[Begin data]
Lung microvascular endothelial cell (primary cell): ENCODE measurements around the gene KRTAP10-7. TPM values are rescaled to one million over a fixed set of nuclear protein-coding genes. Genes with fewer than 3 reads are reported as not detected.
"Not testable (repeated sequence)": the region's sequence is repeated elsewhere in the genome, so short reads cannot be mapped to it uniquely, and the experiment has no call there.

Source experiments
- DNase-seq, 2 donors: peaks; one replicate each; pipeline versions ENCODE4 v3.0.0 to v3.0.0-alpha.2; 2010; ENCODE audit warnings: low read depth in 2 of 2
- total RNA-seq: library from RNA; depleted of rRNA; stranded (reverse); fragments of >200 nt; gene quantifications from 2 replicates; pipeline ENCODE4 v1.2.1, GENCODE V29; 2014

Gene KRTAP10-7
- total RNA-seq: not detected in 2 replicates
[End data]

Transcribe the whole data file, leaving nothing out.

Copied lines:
Lung microvascular endothelial cell (primary cell): ENCODE measurements around the gene KRTAP10-7. TPM values are rescaled to one million over a fixed set of nuclear protein-coding genes. Genes with fewer than 3 reads are reported as not detected.
"Not testable (repeated sequence)": the region's sequence is repeated elsewhere in the genome, so short reads cannot be mapped to it uniquely, and the experiment has no call there.

Source experiments
- DNase-seq, 2 donors: peaks; one replicate each; pipeline versions ENCODE4 v3.0.0 to v3.0.0-alpha.2; 2010; ENCODE audit warnings: low read depth in 2 of 2
- total RNA-seq: library from RNA; depleted of rRNA; stranded (reverse); fragments of >200 nt; gene quantifications from 2 replicates; pipeline ENCODE4 v1.2.1, GENCODE V29; 2014

Gene KRTAP10-7
- total RNA-seq: not detected in 2 replicates